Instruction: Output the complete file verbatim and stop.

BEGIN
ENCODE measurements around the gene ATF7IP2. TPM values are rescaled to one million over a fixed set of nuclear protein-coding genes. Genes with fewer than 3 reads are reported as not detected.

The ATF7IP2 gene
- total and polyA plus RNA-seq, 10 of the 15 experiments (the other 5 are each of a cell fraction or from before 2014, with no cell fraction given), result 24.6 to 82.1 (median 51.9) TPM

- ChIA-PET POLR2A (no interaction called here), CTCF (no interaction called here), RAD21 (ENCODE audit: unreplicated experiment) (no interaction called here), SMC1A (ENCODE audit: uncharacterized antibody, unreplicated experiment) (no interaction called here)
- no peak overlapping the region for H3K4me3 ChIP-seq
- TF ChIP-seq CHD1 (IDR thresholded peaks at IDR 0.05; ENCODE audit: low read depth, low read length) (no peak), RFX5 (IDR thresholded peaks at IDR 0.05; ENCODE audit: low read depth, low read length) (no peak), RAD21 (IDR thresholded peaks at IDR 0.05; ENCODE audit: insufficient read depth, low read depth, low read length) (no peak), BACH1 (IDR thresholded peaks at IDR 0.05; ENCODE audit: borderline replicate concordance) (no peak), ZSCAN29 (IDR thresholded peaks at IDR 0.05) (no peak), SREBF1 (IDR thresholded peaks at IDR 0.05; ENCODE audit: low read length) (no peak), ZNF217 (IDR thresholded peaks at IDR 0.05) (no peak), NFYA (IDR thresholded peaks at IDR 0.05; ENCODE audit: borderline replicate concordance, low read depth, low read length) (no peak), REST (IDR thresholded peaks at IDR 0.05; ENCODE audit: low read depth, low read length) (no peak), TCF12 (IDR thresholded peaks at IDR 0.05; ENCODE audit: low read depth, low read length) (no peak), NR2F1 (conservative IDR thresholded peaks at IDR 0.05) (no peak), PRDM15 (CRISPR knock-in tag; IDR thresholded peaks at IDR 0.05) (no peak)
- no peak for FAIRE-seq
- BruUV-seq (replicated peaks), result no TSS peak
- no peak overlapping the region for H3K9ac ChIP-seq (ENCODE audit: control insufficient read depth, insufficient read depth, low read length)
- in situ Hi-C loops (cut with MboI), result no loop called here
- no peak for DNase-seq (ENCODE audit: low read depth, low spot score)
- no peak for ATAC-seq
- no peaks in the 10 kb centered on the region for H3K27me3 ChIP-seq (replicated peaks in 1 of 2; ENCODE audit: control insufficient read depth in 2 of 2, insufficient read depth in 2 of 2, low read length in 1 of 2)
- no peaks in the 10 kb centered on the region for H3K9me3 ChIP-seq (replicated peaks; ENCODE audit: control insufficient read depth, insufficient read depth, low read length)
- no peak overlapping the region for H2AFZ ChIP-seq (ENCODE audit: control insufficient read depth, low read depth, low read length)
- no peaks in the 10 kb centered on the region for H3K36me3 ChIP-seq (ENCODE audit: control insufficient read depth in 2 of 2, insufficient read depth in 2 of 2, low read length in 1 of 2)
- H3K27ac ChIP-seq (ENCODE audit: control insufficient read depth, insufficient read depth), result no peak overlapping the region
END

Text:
ENCODE measurements around the gene ATF7IP2. TPM values are rescaled to one million over a fixed set of nuclear protein-coding genes. Genes with fewer than 3 reads are reported as not detected.

The ATF7IP2 gene
- total and polyA plus RNA-seq, 10 of the 15 experiments (the other 5 are each of a cell fraction or from before 2014, with no cell fraction given), result 24.6 to 82.1 (median 51.9) TPM

- ChIA-PET POLR2A (no interaction called here), CTCF (no interaction called here), RAD21 (ENCODE audit: unreplicated experiment) (no interaction called here), SMC1A (ENCODE audit: uncharacterized antibody, unreplicated experiment) (no interaction called here)
- no peak overlapping the region for H3K4me3 ChIP-seq
- TF ChIP-seq CHD1 (IDR thresholded peaks at IDR 0.05; ENCODE audit: low read depth, low read length) (no peak), RFX5 (IDR thresholded peaks at IDR 0.05; ENCODE audit: low read depth, low read length) (no peak), RAD21 (IDR thresholded peaks at IDR 0.05; ENCODE audit: insufficient read depth, low read depth, low read length) (no peak), BACH1 (IDR thresholded peaks at IDR 0.05; ENCODE audit: borderline replicate concordance) (no peak), ZSCAN29 (IDR thresholded peaks at IDR 0.05) (no peak), SREBF1 (IDR thresholded peaks at IDR 0.05; ENCODE audit: low read length) (no peak), ZNF217 (IDR thresholded peaks at IDR 0.05) (no peak), NFYA (IDR thresholded peaks at IDR 0.05; ENCODE audit: borderline replicate concordance, low read depth, low read length) (no peak), REST (IDR thresholded peaks at IDR 0.05; ENCODE audit: low read depth, low read length) (no peak), TCF12 (IDR thresholded peaks at IDR 0.05; ENCODE audit: low read depth, low read length) (no peak), NR2F1 (conservative IDR thresholded peaks at IDR 0.05) (no peak), PRDM15 (CRISPR knock-in tag; IDR thresholded peaks at IDR 0.05) (no peak)
- no peak for FAIRE-seq
- BruUV-seq (replicated peaks), result no TSS peak
- no peak overlapping the region for H3K9ac ChIP-seq (ENCODE audit: control insufficient read depth, insufficient read depth, low read length)
- in situ Hi-C loops (cut with MboI), result no loop called here
- no peak for DNase-seq (ENCODE audit: low read depth, low spot score)
- no peak for ATAC-seq
- no peaks in the 10 kb centered on the region for H3K27me3 ChIP-seq (replicated peaks in 1 of 2; ENCODE audit: control insufficient read depth in 2 of 2, insufficient read depth in 2 of 2, low read length in 1 of 2)
- no peaks in the 10 kb centered on the region for H3K9me3 ChIP-seq (replicated peaks; ENCODE audit: control insufficient read depth, insufficient read depth, low read length)
- no peak overlapping the region for H2AFZ ChIP-seq (ENCODE audit: control insufficient read depth, low read depth, low read length)
- no peaks in the 10 kb centered on the region for H3K36me3 ChIP-seq (ENCODE audit: control insufficient read depth in 2 of 2, insufficient read depth in 2 of 2, low read length in 1 of 2)
- H3K27ac ChIP-seq (ENCODE audit: control insufficient read depth, insufficient read depth), result no peak overlapping the region